SME has been applied to the solar-system/atom analogy, heat flow/water flow (in which temperature and diameter are suggested to be analogous an a candidate inference), and analogy of stories.

some hypotheses of SME: That symantic relational overlap determines the inferential soundness of the match and that the surface similarity determines the accessability. Psychological studies supported both. (p32)


A story was the base of the analogy. Two stories were potential analogues: one with different content but with the same structure, and one with the same content (names of things, etc) but with the same structure. It was predicted that the analogical match rules would prefer the deep analogue and the mere similarity rules would prefer the surface story.


The hypotheses were supported. These results also match with human subject data, which show a difference in these stories with respect to accessability and evaluation of match soundness. (p34).

Comparisons with other work

Holyoak's analogy theory makes a match based on the goal of a problem solver. The limitations are that it has no notion of soundness, so the search space explodes. Also, a system should be able to use analogy for more than problem solving.

Winston's matcher does a heuristic search for a single best match. SME produces fewer entity pairings.

Kline's RELAX system focuses on matching relations rather than entities. This program is able to match items with very different syntax, but does not prune the search very well.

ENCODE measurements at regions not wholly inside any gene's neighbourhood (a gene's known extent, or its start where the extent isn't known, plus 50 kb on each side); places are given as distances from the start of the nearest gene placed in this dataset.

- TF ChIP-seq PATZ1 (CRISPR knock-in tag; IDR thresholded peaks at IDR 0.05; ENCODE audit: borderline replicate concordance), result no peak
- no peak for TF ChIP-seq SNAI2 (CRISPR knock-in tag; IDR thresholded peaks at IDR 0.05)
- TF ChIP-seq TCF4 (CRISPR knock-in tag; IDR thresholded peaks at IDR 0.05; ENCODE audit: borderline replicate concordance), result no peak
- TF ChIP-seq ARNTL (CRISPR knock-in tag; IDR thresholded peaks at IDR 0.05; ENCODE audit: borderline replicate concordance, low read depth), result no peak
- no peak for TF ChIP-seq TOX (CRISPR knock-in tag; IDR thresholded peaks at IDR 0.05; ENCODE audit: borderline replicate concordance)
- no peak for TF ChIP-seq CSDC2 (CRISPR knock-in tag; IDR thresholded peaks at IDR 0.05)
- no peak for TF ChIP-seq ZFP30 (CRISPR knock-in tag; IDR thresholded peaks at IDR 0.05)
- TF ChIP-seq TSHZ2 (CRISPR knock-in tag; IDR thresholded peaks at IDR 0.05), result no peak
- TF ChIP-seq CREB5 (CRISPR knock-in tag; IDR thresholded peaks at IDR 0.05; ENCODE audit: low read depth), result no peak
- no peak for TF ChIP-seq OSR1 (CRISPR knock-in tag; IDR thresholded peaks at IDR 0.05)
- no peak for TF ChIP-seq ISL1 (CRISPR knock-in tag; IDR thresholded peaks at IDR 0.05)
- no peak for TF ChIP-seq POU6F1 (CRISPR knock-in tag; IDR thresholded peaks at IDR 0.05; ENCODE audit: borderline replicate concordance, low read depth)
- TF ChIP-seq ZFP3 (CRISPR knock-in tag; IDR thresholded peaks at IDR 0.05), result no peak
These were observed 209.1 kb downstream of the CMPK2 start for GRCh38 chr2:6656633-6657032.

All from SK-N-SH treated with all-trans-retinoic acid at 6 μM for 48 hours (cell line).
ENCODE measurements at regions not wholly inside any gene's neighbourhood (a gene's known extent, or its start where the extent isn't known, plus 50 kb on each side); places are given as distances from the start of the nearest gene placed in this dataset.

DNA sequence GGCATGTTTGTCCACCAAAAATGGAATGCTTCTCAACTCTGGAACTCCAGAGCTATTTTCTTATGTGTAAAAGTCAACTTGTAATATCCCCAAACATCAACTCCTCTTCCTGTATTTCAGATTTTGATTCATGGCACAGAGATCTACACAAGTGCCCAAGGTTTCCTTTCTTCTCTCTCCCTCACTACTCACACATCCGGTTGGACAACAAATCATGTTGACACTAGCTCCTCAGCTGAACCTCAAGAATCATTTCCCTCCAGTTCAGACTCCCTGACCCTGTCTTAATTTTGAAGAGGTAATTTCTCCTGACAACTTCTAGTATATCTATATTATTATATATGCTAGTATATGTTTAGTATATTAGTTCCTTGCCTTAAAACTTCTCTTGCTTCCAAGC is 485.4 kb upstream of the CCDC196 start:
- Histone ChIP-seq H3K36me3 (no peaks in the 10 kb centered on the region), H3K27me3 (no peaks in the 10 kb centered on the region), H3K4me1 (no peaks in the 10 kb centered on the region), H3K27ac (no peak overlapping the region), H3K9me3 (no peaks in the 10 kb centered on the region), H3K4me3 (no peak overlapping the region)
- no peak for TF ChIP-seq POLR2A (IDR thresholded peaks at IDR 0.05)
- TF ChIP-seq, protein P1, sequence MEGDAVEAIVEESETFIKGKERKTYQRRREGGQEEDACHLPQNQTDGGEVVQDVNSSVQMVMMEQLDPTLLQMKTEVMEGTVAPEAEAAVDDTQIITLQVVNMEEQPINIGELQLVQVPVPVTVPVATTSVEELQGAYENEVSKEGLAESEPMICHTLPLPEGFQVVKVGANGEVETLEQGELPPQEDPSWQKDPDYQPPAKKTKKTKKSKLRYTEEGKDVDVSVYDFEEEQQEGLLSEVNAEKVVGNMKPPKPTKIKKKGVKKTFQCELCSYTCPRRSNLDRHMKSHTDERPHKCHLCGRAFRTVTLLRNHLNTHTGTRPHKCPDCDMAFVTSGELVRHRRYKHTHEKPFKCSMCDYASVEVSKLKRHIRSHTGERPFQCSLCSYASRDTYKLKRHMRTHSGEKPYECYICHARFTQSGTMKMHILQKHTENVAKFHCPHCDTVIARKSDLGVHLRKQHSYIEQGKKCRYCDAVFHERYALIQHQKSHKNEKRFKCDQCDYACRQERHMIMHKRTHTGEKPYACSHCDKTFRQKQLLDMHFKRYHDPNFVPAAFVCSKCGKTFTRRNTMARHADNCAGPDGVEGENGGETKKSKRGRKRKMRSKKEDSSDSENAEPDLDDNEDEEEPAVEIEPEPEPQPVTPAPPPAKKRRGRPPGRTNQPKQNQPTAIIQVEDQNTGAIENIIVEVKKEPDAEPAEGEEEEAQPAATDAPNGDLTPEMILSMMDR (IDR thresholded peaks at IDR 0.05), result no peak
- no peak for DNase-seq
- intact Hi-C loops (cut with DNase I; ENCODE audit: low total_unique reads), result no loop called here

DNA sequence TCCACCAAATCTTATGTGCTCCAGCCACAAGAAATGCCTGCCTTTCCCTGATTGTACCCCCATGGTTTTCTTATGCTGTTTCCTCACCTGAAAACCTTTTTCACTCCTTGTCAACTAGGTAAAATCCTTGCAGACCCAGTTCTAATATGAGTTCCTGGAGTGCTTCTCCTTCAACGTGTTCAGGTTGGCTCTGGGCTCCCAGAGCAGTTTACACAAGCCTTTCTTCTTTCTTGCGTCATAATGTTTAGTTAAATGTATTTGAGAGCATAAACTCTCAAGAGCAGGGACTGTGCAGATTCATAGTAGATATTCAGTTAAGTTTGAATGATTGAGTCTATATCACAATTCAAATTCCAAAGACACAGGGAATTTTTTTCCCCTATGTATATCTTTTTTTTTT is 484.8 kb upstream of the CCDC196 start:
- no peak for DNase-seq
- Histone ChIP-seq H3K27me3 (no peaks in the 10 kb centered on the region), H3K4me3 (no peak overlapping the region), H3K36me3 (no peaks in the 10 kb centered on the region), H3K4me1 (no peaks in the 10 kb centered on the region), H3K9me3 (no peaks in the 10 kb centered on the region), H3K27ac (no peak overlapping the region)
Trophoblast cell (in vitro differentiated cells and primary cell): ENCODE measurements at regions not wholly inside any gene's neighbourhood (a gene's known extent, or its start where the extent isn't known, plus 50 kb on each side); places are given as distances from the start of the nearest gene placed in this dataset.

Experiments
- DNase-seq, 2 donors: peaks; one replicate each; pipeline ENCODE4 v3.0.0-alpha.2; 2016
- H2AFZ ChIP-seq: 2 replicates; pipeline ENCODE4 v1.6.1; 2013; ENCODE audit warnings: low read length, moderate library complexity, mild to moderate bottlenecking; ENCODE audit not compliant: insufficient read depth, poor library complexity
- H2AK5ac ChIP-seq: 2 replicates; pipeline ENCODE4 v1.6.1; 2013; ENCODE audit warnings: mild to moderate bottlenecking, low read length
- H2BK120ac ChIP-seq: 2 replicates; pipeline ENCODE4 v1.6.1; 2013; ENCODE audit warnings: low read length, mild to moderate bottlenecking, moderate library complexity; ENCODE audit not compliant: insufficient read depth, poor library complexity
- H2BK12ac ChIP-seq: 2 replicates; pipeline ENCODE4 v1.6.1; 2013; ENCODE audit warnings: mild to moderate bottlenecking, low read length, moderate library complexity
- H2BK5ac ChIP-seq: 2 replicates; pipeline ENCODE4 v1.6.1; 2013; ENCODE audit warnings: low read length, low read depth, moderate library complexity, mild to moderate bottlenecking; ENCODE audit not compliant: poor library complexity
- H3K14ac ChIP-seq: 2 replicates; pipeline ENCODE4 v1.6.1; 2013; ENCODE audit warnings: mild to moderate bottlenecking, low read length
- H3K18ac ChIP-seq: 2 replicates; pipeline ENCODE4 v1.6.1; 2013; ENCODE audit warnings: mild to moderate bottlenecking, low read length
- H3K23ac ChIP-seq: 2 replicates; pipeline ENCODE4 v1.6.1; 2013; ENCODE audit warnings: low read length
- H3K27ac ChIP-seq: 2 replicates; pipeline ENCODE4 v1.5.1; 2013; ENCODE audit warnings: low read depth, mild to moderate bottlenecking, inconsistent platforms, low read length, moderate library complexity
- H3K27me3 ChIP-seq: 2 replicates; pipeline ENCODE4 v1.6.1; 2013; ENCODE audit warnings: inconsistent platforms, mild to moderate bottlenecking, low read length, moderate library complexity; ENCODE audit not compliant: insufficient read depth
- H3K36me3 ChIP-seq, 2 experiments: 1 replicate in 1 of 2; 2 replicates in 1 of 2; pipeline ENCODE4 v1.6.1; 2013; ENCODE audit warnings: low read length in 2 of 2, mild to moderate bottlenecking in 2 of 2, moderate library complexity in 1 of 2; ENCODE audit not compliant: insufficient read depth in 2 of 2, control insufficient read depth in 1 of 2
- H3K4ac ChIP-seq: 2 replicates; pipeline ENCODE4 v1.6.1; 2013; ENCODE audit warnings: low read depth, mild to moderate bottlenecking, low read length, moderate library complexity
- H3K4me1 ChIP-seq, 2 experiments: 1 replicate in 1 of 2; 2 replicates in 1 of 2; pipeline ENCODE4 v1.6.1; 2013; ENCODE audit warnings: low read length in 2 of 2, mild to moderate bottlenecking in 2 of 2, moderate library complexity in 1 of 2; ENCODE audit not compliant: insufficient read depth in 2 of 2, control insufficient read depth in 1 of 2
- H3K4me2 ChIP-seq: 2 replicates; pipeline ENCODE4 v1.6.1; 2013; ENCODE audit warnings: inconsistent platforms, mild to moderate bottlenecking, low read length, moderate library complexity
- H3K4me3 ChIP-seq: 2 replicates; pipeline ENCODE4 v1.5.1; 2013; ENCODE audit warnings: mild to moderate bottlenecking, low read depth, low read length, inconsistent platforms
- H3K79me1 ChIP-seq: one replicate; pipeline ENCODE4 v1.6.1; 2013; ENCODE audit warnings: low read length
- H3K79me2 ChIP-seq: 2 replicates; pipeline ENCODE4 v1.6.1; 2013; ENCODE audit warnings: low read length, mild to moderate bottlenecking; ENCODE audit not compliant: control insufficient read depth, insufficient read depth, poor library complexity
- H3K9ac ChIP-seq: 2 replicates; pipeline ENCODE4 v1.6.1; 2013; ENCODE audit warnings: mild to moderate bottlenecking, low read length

Some inductive generalization programs address the partial matching problem. It may appear that many to one mappings are necessary, but the SME view is that though this may happen in artistic methphor, it does not happen with explanatory, predictive analogies. Multiple mappings may sometimes be useful, we suggest multiple analogies between the same base and target.

main claims and contributions of paper

SME is flexible and efficient enough to be of interest to AI as well as for cognitive modelers.

SME has been applied to over 40 examples of analogy. It posits there are 3 distinct ways to map. These may (in part) coorespond to developmental changes in analogical strategy. Different kinds of analogy can be reproduced with these methods.

scope of work and limitations

SME should be looked at as one module of a larger cognitive framework. What SME does is it takes two concepts and finds the best analogy between them. It makes no claims about retrieval of good concepts (though the related project MAC/FAC does) or what to do with the analogy created (though the larger system PHINEAS does). Key to understanding what SME does and does not do relies on the understanding that given two concepts one can make multiple mappings between them. There are many ways to make an analogy between a river and time, for example, and SME choose among them.

One limitation I see is that in spite of the empirical evidence for structure mapping, the theory doesn't fit at all with spreading activation theories (and experiments?) of memory. Since what the objects actually are does not affect analogy (except in mere appearance matching), where do the robust priming effects we can see come from? Why are they seperate?

Related Information

Gentner, D. (1983). Structure-mapping: A theoretical framework for analogy. Cognitive Science, 7, pp 155-170.

Forbus, K. D., Ferguson, R. W., & Gentner, D. (1994). Incremental Structure Mapping. Proceedings of the Sixteenth Annual Conference of the Cognitive Science Society.

Ferguson, R. W., and K.D. Forbus. Understanding illustrations of physical laws by integrating differences in visual and textual representations.

AAAI Fall Symposium on Computational Models for Integrating Language and Vision. 1995.

http://www.qrg.ils.nwu.edu/ideas/smeidea.htm A webpage on structure mapping.

Summary author's notes: